PI Prof A Pienaar (anita.pienaar@nwu.ac.za)

 

Physiological and physical performance indicators of male and female field-hockey players

Over the past decade several rule changes have been implemented by the Fédération Internationale de Hockey (FIH) with the most significant ones being the “self pass” free hit rule, unlimited substitutions and a change in the format from two 35min halves to four 15min quarters. The purpose for above-mentioned rule changes was to increase the intensity of matches, but limited literature is currently available to confirm whether these changes were effective in increasing the intensity. Due to the format of hockey changing we can hypothesize that the demands of the match has also changed, which will most likely require changes in the way players need to be prepared for matches during training.  Furthermore, the physical characteristics and components contributing to successful match performances also needs some investigation. If the demands of hockey matches have changed it would warrant researchers to investigate whether current evaluation tools are still relevant to determine the physical traits needed to optimally perform during matches.

PI Prof Martinique Sparks (martinique.sparks@nwu.ac.za)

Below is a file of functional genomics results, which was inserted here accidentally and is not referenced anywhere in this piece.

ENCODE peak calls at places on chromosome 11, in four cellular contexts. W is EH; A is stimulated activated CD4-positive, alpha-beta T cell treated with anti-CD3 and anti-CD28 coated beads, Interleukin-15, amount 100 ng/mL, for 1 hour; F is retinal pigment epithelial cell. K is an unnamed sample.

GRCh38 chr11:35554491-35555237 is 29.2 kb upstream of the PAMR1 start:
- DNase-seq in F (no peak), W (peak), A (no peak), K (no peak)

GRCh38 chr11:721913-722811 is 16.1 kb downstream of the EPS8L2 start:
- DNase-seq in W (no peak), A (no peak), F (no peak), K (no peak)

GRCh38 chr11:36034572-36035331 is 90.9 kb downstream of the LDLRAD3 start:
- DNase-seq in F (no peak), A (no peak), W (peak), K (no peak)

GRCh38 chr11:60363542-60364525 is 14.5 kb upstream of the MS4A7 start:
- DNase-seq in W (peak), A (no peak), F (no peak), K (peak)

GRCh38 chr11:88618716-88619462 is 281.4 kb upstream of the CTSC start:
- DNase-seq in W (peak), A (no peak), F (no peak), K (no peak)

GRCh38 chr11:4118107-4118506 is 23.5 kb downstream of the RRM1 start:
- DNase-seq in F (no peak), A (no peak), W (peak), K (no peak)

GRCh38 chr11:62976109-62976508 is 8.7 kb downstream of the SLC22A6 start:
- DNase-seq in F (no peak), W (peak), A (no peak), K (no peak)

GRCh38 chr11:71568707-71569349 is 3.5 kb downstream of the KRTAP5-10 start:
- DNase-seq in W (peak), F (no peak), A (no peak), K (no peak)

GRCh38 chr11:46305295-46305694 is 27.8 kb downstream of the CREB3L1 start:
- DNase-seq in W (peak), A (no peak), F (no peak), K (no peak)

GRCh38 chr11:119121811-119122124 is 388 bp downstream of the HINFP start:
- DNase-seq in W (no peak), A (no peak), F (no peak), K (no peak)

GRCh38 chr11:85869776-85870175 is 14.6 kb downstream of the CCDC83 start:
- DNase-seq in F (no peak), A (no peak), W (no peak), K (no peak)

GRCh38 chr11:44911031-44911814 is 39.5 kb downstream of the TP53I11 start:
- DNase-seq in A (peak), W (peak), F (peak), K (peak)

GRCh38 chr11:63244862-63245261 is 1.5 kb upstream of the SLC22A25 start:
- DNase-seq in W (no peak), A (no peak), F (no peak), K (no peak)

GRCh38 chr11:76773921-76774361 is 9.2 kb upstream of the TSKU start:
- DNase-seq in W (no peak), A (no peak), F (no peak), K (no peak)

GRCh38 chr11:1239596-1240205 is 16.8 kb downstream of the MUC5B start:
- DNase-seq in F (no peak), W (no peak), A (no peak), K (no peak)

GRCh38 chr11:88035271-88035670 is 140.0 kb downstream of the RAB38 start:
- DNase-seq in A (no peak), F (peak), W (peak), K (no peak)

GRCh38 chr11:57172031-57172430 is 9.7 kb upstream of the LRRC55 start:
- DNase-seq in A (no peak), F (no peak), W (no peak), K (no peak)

Reducing the age-related deficits in cognitive and motor functioning of elderly

The general population is growing older due to longer life expectancy and improvements in medical treatments and technologies. This increase in the aging population, impose an increased burden on health systems. A large body of evidence exist supporting the role of regular physical activity in combating various non-communicable diseases. However, physical activity decreases in the aging population at a rapid rate. It can be due to many reasons, but the ability to perform activities of daily living, is directly related to the motor and cognitive functioning of an individual. It was presented in previous research that this ability decline with age, contributing to a reduction in daily activities, which include physical activity and exercise. This project aims to investigate the relationship between a perceptual-cognitive training, motor learning and performance improvements in the elderly.

PI Prof Stanislaw.Czyz E-mail: stachu.czyz@gmail.com

 

Relationships between growth characteristics, physical activity and neuromotor milestone development of 6-12-month-old infants from different socio-economic backgrounds in the Northwest Province: GrowActive-Infant study